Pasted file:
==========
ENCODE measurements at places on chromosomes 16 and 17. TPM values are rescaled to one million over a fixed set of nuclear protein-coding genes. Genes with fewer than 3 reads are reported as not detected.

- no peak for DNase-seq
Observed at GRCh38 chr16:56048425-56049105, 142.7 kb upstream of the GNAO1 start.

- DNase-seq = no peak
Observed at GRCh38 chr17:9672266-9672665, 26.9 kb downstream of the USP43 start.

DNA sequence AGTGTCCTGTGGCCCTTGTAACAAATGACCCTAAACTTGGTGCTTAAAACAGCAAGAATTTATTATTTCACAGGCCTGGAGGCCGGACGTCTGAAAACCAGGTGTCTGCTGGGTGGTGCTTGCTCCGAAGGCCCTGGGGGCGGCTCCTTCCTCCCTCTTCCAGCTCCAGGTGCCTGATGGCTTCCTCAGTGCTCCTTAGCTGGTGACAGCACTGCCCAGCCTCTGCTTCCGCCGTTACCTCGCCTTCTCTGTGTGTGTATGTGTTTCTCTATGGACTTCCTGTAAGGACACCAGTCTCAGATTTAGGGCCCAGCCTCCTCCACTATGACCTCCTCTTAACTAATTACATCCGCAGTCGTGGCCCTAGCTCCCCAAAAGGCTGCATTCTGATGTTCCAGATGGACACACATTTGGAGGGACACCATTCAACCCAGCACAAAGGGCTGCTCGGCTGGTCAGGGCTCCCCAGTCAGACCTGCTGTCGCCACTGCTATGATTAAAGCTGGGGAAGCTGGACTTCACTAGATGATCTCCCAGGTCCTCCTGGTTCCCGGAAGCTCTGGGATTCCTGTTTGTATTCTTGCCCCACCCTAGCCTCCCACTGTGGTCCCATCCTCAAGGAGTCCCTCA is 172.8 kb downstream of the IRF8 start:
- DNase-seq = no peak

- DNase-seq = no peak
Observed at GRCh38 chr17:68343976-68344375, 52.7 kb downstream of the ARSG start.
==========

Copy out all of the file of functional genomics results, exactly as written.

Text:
ENCODE measurements at places on chromosomes 16 and 17. TPM values are rescaled to one million over a fixed set of nuclear protein-coding genes. Genes with fewer than 3 reads are reported as not detected.

- no peak for DNase-seq
Observed at GRCh38 chr16:56048425-56049105, 142.7 kb upstream of the GNAO1 start.

- DNase-seq = no peak
Observed at GRCh38 chr17:9672266-9672665, 26.9 kb downstream of the USP43 start.

DNA sequence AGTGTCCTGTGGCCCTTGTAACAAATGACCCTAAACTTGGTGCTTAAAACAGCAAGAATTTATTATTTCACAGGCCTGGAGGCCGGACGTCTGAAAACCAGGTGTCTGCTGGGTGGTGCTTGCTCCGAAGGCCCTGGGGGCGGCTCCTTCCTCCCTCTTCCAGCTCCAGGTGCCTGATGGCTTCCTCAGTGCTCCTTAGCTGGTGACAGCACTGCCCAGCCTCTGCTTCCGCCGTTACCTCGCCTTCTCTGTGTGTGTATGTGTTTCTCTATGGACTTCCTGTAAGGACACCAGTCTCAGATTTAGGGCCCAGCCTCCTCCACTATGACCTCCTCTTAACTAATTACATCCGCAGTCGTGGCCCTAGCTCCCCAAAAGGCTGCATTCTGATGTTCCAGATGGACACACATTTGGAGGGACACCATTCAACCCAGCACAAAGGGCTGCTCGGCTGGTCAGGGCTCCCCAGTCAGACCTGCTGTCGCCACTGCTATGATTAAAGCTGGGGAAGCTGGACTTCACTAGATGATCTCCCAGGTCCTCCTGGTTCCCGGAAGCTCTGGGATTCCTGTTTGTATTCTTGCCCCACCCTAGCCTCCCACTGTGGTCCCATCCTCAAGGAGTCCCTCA is 172.8 kb downstream of the IRF8 start:
- DNase-seq = no peak

- DNase-seq = no peak
Observed at GRCh38 chr17:68343976-68344375, 52.7 kb downstream of the ARSG start.